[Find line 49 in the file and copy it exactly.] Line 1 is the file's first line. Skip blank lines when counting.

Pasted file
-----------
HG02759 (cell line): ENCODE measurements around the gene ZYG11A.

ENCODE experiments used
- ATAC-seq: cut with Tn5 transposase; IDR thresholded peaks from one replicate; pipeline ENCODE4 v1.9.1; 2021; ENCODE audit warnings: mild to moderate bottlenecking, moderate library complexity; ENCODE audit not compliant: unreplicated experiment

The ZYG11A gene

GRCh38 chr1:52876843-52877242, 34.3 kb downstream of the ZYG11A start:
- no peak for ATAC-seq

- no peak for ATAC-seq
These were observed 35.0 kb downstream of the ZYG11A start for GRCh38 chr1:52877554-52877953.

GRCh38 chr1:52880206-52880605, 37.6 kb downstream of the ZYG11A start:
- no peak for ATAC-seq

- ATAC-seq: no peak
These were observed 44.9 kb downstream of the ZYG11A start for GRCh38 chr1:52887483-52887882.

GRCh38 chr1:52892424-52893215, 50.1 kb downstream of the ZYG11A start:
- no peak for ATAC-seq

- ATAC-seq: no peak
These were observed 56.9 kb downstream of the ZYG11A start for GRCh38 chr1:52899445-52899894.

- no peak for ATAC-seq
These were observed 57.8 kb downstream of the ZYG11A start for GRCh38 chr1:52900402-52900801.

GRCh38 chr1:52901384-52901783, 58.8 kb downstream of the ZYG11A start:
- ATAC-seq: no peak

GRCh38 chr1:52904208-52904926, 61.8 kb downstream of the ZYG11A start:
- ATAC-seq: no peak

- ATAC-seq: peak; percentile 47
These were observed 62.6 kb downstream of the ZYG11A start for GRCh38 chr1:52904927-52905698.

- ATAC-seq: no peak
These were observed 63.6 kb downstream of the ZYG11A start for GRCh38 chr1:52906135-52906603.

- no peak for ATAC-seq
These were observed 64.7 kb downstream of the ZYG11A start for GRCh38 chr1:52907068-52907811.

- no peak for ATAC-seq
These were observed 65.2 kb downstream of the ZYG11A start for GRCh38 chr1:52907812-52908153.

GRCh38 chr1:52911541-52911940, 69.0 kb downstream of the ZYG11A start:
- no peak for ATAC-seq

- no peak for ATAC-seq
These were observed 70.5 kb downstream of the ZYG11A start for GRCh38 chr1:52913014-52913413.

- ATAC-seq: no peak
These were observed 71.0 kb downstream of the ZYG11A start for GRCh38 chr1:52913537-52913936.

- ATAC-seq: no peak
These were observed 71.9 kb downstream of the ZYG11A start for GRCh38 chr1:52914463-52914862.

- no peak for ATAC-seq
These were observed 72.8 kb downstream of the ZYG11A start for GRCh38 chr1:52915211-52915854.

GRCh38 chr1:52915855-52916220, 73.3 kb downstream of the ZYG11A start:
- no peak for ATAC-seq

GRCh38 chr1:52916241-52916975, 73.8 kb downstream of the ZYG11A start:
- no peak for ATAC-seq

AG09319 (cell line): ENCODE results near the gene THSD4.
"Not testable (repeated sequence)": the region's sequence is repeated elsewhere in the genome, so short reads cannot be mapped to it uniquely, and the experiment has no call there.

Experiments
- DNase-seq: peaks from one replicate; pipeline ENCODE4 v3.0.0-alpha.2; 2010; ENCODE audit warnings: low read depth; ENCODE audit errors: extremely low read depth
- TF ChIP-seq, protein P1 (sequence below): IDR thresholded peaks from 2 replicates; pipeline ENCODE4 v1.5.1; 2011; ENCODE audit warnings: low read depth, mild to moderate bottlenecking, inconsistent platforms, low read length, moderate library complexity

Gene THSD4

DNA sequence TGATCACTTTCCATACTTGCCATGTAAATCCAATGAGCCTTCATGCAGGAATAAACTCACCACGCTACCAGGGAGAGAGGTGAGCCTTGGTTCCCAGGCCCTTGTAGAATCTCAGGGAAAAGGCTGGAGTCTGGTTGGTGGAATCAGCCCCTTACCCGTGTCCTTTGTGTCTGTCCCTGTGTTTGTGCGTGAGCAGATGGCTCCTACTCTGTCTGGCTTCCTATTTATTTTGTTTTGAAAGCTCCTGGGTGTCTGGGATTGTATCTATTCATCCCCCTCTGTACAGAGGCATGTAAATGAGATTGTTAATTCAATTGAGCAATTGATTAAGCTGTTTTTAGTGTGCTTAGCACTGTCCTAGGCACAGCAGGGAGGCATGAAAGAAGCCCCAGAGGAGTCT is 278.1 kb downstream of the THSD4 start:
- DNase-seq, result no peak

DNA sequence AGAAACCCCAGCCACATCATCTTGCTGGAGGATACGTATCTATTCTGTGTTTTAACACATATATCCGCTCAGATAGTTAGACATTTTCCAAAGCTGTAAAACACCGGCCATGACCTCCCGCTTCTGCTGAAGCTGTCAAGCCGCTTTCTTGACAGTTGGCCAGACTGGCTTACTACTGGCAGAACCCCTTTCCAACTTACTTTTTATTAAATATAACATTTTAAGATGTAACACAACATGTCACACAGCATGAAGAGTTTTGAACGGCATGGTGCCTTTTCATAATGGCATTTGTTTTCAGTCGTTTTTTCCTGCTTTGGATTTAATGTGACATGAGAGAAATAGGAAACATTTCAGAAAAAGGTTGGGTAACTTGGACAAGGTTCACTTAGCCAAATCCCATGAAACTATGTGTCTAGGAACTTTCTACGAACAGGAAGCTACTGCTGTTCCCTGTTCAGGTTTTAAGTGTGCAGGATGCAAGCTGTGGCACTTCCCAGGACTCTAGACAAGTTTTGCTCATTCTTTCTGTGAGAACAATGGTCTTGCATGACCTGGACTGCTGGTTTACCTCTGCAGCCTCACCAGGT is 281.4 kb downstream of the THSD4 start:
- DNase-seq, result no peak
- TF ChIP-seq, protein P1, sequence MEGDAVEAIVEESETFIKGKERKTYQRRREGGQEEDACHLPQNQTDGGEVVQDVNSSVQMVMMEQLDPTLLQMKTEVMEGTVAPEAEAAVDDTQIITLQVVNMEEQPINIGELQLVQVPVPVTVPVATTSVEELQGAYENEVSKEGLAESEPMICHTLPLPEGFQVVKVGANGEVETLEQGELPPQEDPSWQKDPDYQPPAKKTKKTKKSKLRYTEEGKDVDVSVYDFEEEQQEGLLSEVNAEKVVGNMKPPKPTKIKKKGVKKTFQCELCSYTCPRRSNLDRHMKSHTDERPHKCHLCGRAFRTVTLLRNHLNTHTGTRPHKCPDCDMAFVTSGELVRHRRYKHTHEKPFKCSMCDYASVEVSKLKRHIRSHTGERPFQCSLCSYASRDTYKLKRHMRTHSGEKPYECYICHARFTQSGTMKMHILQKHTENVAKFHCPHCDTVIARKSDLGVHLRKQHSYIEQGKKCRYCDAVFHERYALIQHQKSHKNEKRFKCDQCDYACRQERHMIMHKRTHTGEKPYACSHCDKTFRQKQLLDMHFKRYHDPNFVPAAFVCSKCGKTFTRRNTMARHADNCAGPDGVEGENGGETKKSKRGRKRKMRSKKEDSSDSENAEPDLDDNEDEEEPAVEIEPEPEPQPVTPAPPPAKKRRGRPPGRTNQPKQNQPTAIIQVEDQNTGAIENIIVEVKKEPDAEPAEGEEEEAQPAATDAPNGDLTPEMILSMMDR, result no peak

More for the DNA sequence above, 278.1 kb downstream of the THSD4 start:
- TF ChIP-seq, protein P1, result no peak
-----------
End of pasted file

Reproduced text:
- TF ChIP-seq, protein P1 (sequence below): IDR thresholded peaks from 2 replicates; pipeline ENCODE4 v1.5.1; 2011; ENCODE audit warnings: low read depth, mild to moderate bottlenecking, inconsistent platforms, low read length, moderate library complexity